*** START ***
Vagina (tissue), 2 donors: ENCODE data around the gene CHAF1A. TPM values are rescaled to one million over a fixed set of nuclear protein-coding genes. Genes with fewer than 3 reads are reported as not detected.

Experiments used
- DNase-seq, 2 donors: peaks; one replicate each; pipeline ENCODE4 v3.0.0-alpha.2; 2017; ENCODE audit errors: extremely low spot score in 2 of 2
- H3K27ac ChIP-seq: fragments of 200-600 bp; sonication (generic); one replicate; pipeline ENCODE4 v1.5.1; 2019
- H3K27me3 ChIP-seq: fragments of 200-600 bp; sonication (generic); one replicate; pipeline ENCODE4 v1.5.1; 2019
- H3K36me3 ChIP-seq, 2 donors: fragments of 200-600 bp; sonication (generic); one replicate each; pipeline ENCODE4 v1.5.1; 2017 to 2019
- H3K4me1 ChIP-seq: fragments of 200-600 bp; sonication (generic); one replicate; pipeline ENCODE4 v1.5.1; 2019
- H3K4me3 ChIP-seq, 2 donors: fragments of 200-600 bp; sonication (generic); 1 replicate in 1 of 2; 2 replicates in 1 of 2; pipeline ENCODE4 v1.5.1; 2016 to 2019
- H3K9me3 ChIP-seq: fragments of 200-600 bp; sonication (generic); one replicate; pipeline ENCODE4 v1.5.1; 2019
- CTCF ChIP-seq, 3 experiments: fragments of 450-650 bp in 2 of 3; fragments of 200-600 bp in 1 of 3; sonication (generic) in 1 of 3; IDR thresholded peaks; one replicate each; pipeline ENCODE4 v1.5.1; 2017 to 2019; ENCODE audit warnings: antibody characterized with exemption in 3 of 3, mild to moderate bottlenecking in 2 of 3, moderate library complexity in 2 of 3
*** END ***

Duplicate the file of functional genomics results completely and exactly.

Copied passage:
Vagina (tissue), 2 donors: ENCODE data around the gene CHAF1A. TPM values are rescaled to one million over a fixed set of nuclear protein-coding genes. Genes with fewer than 3 reads are reported as not detected.

Experiments used
- DNase-seq, 2 donors: peaks; one replicate each; pipeline ENCODE4 v3.0.0-alpha.2; 2017; ENCODE audit errors: extremely low spot score in 2 of 2
- H3K27ac ChIP-seq: fragments of 200-600 bp; sonication (generic); one replicate; pipeline ENCODE4 v1.5.1; 2019
- H3K27me3 ChIP-seq: fragments of 200-600 bp; sonication (generic); one replicate; pipeline ENCODE4 v1.5.1; 2019
- H3K36me3 ChIP-seq, 2 donors: fragments of 200-600 bp; sonication (generic); one replicate each; pipeline ENCODE4 v1.5.1; 2017 to 2019
- H3K4me1 ChIP-seq: fragments of 200-600 bp; sonication (generic); one replicate; pipeline ENCODE4 v1.5.1; 2019
- H3K4me3 ChIP-seq, 2 donors: fragments of 200-600 bp; sonication (generic); 1 replicate in 1 of 2; 2 replicates in 1 of 2; pipeline ENCODE4 v1.5.1; 2016 to 2019
- H3K9me3 ChIP-seq: fragments of 200-600 bp; sonication (generic); one replicate; pipeline ENCODE4 v1.5.1; 2019
- CTCF ChIP-seq, 3 experiments: fragments of 450-650 bp in 2 of 3; fragments of 200-600 bp in 1 of 3; sonication (generic) in 1 of 3; IDR thresholded peaks; one replicate each; pipeline ENCODE4 v1.5.1; 2017 to 2019; ENCODE audit warnings: antibody characterized with exemption in 3 of 3, mild to moderate bottlenecking in 2 of 3, moderate library complexity in 2 of 3